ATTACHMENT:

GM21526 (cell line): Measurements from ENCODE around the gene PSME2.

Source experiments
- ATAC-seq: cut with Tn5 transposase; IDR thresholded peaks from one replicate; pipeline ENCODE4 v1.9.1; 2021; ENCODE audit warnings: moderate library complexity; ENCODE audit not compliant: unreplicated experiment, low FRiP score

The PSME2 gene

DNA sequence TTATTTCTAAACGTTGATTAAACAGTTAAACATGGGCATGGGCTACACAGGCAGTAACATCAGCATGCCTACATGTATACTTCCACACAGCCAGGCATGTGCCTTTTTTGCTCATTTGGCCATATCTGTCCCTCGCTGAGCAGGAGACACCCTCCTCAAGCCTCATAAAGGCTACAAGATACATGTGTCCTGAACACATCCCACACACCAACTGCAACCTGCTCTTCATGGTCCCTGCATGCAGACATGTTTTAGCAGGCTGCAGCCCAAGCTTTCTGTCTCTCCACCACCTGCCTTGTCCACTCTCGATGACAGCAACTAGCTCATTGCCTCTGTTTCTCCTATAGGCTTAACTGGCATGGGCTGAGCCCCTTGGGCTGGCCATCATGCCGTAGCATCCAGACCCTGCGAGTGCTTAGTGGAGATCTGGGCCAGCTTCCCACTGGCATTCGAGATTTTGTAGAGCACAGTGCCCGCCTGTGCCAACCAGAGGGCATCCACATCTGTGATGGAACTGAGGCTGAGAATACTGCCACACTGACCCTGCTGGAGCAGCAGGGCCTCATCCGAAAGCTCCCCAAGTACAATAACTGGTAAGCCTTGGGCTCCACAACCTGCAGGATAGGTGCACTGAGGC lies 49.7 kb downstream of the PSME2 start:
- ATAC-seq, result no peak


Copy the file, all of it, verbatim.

GM21526 (cell line): Measurements from ENCODE around the gene PSME2.

Source experiments
- ATAC-seq: cut with Tn5 transposase; IDR thresholded peaks from one replicate; pipeline ENCODE4 v1.9.1; 2021; ENCODE audit warnings: moderate library complexity; ENCODE audit not compliant: unreplicated experiment, low FRiP score

The PSME2 gene

DNA sequence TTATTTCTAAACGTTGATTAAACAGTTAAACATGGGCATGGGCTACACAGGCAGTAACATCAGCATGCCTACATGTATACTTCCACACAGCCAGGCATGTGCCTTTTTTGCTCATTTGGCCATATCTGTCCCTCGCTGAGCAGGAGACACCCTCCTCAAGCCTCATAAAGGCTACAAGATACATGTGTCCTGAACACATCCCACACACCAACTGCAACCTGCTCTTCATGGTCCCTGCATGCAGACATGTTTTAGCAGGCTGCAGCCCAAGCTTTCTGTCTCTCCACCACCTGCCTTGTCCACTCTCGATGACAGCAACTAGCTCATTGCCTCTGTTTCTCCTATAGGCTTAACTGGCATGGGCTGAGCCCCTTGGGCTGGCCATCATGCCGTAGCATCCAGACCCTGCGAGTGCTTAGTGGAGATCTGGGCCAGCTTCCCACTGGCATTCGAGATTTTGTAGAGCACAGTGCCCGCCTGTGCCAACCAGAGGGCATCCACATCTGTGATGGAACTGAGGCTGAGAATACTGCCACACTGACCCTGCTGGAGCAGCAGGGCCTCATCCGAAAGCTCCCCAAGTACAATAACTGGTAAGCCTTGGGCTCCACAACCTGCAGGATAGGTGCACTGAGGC lies 49.7 kb downstream of the PSME2 start:
- ATAC-seq, result no peak